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THE

GATE-WAY TO THE POLYNIA :

BEING

A VOYAGE TO SPITZBERGEN.

INTRODUCTORY CHAPTER.

“Ponti profundus clausa recessibus.

Strepens procellis, rupibus obsita,
Quam grata defesso virentem

Sinum nebulosa pandis."

The British Sailor has taken a leading part in the exploration of the North Polar Regions since the Venetian merchant of Bristol, John Cabot, led the way under the patronage of Henry VII., at the close of the fifteenth century. The names of Willoughby, Frobisher, Davis, Hudson, Baffin, Ross, Parry, Franklin, Scoresby, Beechy, Back, and many others belonging to individuals who are yet alive, recall to our minds the deeds of our countrymen-deeds which shed a lustre upon the annals of the British Navy, At one time the motive for such enterprise was based upon commercial considerations, the desire being to find a northerly passage to the wealth-producing East Indies. At another time, the efforts of our men were urged on by the hope of relieving, or of ascertaining the fate of, Sir John Franklin and his crew. It is now well established that there is not the slightest chance of finding any commercial route in high north latitudes which is likely to supersede those at present in use; and we have learnt all, or nearly all, that it is possible to do respecting Sir John Franklin and his crew. For many years past the English Government has relaxed its efforts, and the lead is being taken by other nations, such as the Germans, Swedes, Norwegians, Russians, and Americans. We want a new motive to rouse up the spirit of the nation and Government; and what higher and nobler one can be found than the search for truth and the advancement of science ? This is the duty of a government, to promote the national welfare, and one of the surest ways in which this can be done is by encouraging scientific efforts. Millions are spent every year upon the navy and army, the main result of which is a large establishment and the performance of routine duty. It would cost little, if anything more, to give a large proportion of the men work to do, which would develop their intellectual and moral faculties, and thereby render them not only more useful in peace, but also more

INTRODUCTORY CHAPTER.

effective in war. Captain Sherard Osborn has repeatedly dwelt upon this in his many spirit-stirring addresses advocating a renewal of Polar Exploration. In one of these addresses, read by him before the Royal Geographical Society on January 23, 1865, he says: “ The Navy needs some action to wake it up from the sloth of routine, and save it from the canker of prolonged peace. . . . You are not going to educate us, work us up to the point of nautical perfection, awaken hopes and ambition, and then give us oakum to pick; or run us over the mast-head after top-gallant yards, to keep down the spirit which intellectual progress has evoked. The Navy of England cries not for mere war to gratify its desire for honourable employment or fame. There are other achievements, it knows well, as glorious as victorious battles: and a wise ruler and a wise people will, I hold, be careful to satisfy a craving which is the life-blood of a profession-indeed, I hold that it ought to be fostered and encouraged.” There are few ways in which this spirit can be better fostered than by Polar Exploration, and so popular is such service amongst our sailors, more especially Arctic sailors, that hundreds of them volunteer to go when any project of this kind is afloat. From this point of view, the exploration of the higher latitudes is a matter for government, and not for private enterprise. From the scientific point of view, it is a matter which requires both government and private enterprise. Many people, however, ask what is the use of such explorations ? Who cares, say they, for a lot of barren ice-clad lands or frozen seas ? and why should you encourage men to risk their lives for such objects as these? These questions chiefly emanate from those who do not see the advantage of prosecuting anything which does not promise a handsome pecuniary profit; who over-estimate the risks incidental to Arctic adventure, and who cannot appreciate successes which are simply scientific. Arctic voyages have yielded good fruit in the past, and there is every prospect of greater gains accruing to science from the explorations of the future. The present phase of Arctic Exploration, the characteristic feature of which is the attempt to reach the Pole, combined more or less with a spirit of scientific inquiry, promises to be a more glorious one than either of the two preceding phases ; and since the English Navy has taken a leading share in these, it is to be hoped it will take a foremost one in the present phase.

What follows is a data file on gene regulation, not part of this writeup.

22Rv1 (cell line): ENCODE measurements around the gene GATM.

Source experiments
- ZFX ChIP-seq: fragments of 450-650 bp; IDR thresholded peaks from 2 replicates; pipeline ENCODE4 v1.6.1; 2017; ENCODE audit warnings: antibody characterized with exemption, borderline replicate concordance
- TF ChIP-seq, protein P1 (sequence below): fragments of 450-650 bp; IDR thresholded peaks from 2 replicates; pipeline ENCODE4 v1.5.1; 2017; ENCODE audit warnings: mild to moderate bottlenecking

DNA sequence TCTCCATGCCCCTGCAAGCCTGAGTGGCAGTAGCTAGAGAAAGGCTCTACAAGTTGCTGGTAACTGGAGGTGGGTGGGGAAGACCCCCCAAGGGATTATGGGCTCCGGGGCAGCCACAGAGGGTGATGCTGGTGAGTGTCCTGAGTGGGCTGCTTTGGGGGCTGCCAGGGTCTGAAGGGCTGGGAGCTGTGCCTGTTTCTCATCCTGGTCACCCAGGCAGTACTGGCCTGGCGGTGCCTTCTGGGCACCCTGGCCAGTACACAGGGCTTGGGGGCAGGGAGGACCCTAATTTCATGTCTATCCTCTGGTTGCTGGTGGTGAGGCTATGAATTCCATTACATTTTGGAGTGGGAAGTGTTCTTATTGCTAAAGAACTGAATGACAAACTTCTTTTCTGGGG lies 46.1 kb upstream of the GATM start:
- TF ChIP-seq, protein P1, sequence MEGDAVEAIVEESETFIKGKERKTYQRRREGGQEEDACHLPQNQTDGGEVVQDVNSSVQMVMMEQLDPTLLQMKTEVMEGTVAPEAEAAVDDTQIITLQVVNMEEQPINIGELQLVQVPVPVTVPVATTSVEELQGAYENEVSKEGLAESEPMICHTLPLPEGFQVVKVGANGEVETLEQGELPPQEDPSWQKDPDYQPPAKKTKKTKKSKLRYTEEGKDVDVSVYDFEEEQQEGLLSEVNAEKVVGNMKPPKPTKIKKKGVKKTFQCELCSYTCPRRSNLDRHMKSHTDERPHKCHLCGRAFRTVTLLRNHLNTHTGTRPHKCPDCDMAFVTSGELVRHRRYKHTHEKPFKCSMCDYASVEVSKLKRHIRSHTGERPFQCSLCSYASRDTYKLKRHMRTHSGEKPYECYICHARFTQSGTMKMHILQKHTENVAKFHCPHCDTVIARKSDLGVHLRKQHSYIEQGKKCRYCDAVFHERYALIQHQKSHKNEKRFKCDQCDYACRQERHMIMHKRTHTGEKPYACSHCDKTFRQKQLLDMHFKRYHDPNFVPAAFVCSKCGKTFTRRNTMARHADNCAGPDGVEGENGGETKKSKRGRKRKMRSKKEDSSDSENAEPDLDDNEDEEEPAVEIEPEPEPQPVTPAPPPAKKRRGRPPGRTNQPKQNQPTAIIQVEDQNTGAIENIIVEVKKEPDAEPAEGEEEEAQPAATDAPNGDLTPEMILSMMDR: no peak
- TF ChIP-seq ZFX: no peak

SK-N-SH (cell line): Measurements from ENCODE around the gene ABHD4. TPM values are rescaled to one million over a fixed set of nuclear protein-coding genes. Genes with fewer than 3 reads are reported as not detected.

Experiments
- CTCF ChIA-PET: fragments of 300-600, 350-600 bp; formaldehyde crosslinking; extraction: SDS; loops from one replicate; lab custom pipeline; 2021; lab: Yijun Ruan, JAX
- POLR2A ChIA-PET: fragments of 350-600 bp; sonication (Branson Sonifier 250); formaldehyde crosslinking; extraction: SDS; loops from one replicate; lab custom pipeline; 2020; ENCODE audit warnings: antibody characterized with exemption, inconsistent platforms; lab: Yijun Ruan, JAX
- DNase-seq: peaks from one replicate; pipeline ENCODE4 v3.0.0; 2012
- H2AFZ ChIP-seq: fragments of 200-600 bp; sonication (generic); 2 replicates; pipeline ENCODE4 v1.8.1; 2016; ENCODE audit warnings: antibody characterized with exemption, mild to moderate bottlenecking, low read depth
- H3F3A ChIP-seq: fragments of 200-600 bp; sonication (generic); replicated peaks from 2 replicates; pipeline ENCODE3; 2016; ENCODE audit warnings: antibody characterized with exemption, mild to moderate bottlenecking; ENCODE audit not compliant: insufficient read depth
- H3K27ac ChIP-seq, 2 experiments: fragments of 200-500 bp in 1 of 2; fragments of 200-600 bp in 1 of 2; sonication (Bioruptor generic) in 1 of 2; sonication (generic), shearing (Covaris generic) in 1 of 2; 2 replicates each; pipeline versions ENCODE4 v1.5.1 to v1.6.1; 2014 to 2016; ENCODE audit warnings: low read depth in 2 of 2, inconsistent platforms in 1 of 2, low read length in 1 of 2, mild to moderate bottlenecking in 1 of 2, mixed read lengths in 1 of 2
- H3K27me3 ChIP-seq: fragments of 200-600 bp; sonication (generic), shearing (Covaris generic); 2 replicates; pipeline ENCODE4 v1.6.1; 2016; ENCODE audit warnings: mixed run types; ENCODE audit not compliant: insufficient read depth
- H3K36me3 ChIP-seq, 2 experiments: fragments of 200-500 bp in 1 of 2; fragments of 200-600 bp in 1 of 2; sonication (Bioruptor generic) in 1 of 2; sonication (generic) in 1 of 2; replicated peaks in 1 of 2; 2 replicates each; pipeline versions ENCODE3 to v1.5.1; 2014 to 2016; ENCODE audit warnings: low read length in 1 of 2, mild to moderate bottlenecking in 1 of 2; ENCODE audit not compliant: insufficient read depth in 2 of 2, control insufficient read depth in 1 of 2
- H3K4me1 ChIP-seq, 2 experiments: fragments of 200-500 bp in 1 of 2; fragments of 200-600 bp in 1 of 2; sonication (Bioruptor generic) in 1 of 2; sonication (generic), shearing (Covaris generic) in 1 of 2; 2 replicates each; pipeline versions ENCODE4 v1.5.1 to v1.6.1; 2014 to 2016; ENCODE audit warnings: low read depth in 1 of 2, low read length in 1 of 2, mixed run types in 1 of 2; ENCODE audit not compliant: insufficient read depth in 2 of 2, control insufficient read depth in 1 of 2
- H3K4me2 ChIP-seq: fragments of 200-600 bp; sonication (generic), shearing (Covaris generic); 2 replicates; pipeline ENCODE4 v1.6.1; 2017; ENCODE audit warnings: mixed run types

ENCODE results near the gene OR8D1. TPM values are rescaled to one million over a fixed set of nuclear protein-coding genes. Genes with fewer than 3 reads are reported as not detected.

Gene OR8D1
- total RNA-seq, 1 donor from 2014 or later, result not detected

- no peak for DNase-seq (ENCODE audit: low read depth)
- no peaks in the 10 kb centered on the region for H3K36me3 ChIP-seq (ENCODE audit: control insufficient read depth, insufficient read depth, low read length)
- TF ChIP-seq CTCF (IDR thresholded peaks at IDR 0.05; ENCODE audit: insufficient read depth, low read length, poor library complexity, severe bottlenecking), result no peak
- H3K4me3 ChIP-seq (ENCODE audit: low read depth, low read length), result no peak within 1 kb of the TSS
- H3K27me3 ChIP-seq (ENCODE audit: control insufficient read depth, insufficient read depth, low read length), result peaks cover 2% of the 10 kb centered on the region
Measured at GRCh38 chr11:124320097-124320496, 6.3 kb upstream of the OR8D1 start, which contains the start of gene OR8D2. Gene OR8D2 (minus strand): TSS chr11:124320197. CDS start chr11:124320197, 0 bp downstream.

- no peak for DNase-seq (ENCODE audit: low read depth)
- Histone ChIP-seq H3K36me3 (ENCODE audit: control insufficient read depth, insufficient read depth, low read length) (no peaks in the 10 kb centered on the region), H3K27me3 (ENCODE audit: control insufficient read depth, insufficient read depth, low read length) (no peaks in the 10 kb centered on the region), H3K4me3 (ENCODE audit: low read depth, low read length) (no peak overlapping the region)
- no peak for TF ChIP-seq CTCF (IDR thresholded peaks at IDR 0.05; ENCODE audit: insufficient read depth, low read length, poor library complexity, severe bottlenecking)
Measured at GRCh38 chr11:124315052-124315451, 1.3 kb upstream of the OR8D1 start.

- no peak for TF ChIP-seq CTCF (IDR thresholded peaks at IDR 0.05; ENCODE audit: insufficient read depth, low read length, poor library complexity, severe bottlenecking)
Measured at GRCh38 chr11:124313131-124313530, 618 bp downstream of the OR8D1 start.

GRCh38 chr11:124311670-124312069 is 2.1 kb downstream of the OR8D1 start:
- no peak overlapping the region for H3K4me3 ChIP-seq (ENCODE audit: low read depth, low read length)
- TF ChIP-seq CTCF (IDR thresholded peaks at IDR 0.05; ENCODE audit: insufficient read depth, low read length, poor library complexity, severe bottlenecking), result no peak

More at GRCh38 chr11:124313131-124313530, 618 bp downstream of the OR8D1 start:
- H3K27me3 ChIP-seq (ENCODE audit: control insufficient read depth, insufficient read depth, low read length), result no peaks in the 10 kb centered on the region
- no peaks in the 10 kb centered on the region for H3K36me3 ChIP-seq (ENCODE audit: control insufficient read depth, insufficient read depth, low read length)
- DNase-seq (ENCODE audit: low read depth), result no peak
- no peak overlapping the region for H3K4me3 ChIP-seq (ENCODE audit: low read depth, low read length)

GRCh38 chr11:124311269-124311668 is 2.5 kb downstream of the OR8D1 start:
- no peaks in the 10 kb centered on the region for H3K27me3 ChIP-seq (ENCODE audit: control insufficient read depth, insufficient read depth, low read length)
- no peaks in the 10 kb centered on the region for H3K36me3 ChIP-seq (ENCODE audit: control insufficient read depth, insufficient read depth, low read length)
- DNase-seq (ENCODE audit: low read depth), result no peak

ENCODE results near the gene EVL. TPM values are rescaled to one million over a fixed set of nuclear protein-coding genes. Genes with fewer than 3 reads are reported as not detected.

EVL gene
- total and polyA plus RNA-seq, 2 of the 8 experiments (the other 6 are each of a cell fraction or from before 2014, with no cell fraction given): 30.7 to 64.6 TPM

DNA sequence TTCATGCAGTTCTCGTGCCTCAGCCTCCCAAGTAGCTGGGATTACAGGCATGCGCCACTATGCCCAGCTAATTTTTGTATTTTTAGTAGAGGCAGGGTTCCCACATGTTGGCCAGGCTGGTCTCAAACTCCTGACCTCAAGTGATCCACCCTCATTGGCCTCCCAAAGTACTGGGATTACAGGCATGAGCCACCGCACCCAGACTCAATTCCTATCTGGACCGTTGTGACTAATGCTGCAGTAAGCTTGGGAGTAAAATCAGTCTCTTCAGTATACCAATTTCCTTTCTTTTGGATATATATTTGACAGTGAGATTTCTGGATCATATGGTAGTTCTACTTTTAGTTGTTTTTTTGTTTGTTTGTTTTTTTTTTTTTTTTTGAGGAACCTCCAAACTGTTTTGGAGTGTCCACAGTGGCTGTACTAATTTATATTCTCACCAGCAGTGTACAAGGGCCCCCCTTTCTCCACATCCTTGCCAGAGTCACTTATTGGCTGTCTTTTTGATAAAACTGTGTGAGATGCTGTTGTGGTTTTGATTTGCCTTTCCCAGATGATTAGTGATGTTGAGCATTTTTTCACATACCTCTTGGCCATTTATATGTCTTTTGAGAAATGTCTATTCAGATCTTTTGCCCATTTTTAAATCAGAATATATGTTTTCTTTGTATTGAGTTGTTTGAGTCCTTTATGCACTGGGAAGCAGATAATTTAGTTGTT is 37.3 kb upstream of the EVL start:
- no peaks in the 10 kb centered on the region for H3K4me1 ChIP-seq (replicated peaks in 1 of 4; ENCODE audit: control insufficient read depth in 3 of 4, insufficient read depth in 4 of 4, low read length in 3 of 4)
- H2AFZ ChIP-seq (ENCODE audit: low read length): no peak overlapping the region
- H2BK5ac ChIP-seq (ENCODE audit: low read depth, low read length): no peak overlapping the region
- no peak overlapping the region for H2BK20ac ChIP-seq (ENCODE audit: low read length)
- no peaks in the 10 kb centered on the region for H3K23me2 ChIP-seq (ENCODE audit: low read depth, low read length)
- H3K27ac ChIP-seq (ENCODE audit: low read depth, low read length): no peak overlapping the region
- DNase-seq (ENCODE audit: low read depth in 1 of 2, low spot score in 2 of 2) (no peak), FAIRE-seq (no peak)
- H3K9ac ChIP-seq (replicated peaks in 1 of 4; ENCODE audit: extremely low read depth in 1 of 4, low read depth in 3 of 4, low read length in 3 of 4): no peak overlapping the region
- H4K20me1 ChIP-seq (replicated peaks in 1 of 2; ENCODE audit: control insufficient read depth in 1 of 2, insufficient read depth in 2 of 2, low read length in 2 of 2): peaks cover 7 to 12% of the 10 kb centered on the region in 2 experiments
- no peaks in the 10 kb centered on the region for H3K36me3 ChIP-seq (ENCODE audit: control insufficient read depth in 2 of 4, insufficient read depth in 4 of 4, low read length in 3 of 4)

In this introductory chapter the object will be to give, first, a rapid sketch of Arctic voyages ; next, to show in a very summary way some of the results due to, and probable advantages to be derived

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